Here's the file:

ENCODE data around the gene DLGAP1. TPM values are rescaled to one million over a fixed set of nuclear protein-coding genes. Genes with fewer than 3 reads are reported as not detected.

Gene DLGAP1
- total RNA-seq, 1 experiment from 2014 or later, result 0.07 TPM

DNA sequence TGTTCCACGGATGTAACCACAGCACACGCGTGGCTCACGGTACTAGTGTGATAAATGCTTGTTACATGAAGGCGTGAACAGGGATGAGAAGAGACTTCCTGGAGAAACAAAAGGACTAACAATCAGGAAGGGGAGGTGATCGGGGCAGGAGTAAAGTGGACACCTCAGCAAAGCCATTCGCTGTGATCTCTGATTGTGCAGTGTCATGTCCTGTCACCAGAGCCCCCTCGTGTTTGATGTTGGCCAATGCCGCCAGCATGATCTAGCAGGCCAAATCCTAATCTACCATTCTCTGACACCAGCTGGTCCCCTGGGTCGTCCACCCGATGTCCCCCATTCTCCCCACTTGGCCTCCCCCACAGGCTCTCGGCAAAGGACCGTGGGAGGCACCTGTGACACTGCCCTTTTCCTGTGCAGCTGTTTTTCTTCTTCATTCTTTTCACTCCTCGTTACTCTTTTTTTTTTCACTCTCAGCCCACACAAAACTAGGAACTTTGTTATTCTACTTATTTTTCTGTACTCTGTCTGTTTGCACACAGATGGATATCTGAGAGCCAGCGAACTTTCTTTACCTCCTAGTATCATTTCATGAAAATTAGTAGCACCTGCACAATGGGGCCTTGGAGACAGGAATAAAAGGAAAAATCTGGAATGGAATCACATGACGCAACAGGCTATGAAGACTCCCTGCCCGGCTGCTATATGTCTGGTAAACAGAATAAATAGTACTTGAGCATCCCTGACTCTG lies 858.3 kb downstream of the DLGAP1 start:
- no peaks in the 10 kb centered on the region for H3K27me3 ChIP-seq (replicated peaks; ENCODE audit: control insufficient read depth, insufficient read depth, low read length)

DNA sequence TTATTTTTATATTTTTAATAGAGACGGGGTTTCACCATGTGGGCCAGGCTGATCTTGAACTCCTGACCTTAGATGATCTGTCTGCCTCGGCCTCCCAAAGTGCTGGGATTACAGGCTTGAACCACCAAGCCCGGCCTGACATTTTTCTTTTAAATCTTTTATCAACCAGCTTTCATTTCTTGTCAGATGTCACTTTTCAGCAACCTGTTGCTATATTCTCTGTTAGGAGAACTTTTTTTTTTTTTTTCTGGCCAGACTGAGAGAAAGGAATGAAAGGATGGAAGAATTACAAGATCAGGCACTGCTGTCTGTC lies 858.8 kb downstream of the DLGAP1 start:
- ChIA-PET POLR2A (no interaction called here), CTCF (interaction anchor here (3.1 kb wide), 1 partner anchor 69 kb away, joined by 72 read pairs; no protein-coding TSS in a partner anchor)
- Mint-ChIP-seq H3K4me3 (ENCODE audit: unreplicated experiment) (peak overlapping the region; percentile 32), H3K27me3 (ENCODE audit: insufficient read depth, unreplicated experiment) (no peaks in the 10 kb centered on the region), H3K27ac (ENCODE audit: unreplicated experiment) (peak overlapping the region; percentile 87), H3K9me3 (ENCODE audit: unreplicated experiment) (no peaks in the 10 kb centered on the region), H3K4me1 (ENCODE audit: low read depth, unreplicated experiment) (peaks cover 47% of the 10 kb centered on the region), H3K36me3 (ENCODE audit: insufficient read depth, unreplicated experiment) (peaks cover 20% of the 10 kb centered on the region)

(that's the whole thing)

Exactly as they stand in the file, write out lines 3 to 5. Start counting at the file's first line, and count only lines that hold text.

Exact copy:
- total RNA-seq, 1 experiment from 2014 or later, result 0.07 TPM

DNA sequence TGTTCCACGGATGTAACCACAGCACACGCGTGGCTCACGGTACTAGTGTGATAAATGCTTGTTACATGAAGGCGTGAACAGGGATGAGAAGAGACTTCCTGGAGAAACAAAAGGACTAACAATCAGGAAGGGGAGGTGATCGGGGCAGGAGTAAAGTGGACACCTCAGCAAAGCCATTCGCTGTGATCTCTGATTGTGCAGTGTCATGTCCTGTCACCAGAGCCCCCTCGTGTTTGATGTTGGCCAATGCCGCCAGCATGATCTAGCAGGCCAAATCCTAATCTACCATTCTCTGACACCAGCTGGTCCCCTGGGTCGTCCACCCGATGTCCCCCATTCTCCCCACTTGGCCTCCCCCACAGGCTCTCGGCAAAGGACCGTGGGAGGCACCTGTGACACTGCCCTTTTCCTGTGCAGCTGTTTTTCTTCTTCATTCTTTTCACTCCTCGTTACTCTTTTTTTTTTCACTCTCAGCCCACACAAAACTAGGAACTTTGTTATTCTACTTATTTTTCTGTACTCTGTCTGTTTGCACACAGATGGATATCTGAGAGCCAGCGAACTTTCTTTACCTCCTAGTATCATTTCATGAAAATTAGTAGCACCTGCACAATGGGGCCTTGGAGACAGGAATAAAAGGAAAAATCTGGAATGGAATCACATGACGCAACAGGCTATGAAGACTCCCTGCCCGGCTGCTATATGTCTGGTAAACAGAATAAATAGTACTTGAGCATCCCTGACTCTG lies 858.3 kb downstream of the DLGAP1 start:
- no peaks in the 10 kb centered on the region for H3K27me3 ChIP-seq (replicated peaks; ENCODE audit: control insufficient read depth, insufficient read depth, low read length)